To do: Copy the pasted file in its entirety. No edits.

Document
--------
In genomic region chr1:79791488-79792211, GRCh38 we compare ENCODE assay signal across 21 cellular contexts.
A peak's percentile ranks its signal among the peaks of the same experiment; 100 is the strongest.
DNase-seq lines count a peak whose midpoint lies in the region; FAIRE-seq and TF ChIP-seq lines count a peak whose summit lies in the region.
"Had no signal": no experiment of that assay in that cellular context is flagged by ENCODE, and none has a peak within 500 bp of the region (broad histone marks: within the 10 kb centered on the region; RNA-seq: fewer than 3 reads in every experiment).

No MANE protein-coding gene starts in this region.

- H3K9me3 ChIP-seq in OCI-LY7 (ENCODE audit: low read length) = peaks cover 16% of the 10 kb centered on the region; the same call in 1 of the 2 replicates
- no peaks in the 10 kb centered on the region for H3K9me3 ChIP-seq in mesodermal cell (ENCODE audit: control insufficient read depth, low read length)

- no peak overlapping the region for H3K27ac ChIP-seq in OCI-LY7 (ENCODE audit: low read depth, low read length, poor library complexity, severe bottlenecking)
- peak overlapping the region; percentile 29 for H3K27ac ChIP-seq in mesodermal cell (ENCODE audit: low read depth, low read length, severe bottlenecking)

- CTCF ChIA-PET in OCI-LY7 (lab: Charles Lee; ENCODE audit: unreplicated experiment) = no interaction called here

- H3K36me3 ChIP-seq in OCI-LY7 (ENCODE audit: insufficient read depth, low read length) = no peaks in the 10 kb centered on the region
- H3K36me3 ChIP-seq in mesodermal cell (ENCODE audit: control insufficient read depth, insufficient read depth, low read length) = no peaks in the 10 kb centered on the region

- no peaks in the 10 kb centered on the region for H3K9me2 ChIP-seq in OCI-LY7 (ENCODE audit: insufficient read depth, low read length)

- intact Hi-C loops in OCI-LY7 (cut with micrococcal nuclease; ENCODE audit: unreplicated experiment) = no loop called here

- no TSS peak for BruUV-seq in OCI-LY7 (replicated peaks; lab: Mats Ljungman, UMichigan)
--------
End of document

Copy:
In genomic region chr1:79791488-79792211, GRCh38 we compare ENCODE assay signal across 21 cellular contexts.
A peak's percentile ranks its signal among the peaks of the same experiment; 100 is the strongest.
DNase-seq lines count a peak whose midpoint lies in the region; FAIRE-seq and TF ChIP-seq lines count a peak whose summit lies in the region.
"Had no signal": no experiment of that assay in that cellular context is flagged by ENCODE, and none has a peak within 500 bp of the region (broad histone marks: within the 10 kb centered on the region; RNA-seq: fewer than 3 reads in every experiment).

No MANE protein-coding gene starts in this region.

- H3K9me3 ChIP-seq in OCI-LY7 (ENCODE audit: low read length) = peaks cover 16% of the 10 kb centered on the region; the same call in 1 of the 2 replicates
- no peaks in the 10 kb centered on the region for H3K9me3 ChIP-seq in mesodermal cell (ENCODE audit: control insufficient read depth, low read length)

- no peak overlapping the region for H3K27ac ChIP-seq in OCI-LY7 (ENCODE audit: low read depth, low read length, poor library complexity, severe bottlenecking)
- peak overlapping the region; percentile 29 for H3K27ac ChIP-seq in mesodermal cell (ENCODE audit: low read depth, low read length, severe bottlenecking)

- CTCF ChIA-PET in OCI-LY7 (lab: Charles Lee; ENCODE audit: unreplicated experiment) = no interaction called here

- H3K36me3 ChIP-seq in OCI-LY7 (ENCODE audit: insufficient read depth, low read length) = no peaks in the 10 kb centered on the region
- H3K36me3 ChIP-seq in mesodermal cell (ENCODE audit: control insufficient read depth, insufficient read depth, low read length) = no peaks in the 10 kb centered on the region

- no peaks in the 10 kb centered on the region for H3K9me2 ChIP-seq in OCI-LY7 (ENCODE audit: insufficient read depth, low read length)

- intact Hi-C loops in OCI-LY7 (cut with micrococcal nuclease; ENCODE audit: unreplicated experiment) = no loop called here

- no TSS peak for BruUV-seq in OCI-LY7 (replicated peaks; lab: Mats Ljungman, UMichigan)